13 people killed in Peru plane crash; passengers expressed fears prior to flying

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Tuesday, May 29, 2007

A Peruvian Air Force Twin Otter plane crashed on May 24 in Peru, killing at least 13 people.

The plane was part of a service to help remote communities not served by commercial flights, and crashed shortly after takeoff in a thunderstorm in dense jungle 563 kilometres from Lima. The flight originated in Iquitos, capital of the region, and had flown on to Orellana, where it had just taken off from when the accident occurred.

Survivors said after the crash that they had attempted to persuade the pilot not to takeoff in the adverse weather conditions, but they had been assured by Air Force personnel that they would be safe as they were on board a military aircraft.

Survivor Juan Saavedra said that, on takeoff, the pilot immediately began struggling to control the plane in high winds. It then dropped and flew between two trees, shearing off its wings. Another survivor said that immediately prior to the crash the pilot gave an order to turn off the engine in a move that is speculated to have been intended to prevent a post-impact fire.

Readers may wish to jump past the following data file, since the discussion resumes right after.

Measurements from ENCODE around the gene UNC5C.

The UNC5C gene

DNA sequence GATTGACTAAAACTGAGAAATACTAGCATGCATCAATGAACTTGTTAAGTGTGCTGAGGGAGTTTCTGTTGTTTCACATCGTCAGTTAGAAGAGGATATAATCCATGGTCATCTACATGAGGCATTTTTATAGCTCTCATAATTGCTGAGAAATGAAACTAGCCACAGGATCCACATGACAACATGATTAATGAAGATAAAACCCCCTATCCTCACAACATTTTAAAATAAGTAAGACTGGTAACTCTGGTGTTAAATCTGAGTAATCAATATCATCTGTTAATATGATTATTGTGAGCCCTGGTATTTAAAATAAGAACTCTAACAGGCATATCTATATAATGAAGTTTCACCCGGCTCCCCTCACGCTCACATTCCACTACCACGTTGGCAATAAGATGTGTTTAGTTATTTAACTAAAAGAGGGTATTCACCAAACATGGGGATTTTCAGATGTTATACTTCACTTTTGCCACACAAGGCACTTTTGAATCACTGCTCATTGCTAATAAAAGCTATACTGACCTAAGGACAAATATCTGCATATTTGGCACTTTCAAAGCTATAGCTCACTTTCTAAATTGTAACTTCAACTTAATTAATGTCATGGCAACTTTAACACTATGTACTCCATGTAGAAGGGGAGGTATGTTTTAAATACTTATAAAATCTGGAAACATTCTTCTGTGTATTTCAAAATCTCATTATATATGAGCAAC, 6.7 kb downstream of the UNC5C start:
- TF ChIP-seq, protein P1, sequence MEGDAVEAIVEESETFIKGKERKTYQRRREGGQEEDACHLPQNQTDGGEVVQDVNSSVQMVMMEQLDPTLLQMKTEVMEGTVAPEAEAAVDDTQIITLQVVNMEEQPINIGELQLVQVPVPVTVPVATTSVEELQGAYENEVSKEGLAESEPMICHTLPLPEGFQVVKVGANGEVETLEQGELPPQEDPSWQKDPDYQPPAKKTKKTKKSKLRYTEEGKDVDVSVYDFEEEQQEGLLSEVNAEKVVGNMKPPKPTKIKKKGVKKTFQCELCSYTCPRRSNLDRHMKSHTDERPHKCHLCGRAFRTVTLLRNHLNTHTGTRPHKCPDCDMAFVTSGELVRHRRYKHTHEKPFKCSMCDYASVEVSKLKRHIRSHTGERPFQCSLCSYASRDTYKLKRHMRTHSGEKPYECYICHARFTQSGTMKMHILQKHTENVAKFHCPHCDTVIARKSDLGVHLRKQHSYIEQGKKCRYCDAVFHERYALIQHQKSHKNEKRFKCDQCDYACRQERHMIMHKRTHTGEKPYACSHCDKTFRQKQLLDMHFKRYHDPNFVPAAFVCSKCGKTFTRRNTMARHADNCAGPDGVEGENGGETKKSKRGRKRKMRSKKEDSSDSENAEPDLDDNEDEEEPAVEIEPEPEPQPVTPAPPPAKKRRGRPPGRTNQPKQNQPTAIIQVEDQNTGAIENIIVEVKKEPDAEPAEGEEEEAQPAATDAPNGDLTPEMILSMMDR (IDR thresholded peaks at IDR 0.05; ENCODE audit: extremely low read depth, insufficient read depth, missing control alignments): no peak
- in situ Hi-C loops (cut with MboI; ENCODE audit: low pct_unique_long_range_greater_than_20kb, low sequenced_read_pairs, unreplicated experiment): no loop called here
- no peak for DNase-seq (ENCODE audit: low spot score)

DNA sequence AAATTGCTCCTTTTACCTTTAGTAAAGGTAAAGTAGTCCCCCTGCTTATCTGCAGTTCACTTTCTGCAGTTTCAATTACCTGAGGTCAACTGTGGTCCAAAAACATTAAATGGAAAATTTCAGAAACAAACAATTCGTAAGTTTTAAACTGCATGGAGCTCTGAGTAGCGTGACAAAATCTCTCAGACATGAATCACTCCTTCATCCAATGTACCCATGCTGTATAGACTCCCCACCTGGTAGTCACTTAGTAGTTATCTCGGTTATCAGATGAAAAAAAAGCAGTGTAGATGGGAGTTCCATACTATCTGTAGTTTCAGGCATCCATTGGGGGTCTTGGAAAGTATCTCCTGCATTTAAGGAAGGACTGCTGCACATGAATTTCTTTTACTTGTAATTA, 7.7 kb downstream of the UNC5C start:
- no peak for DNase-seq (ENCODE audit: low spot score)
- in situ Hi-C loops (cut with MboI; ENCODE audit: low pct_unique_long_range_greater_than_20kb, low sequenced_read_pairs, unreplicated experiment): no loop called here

Local officials said 20 people were on board, with police giving seven survivors and the Defence Ministry eight. No passenger list or official report has yet been released regarding the crash, but it is known that 13 bodies were recovered from the wreckage. Juan Montes, a police spokesman in the jungle village Contamana, supposed to be the aircraft's next stop, said that the plane had a three-man crew, all of whom were killed.

Maria Luisa Armas, 93, the oldest resident of Contamana, is reported by survivors to have survived initially but insisted that other survivors leave her in the aircraft and go off to find help. She was one of the 13 deceased ultimately pulled out of the wreckage.

The survivors were taken to Pucallpa, which was supposed to be the last stop on the flight.

According to the state news agency, Andina, homes had been deroofed and trees felled by powerful winds earlier the same day.

Sources

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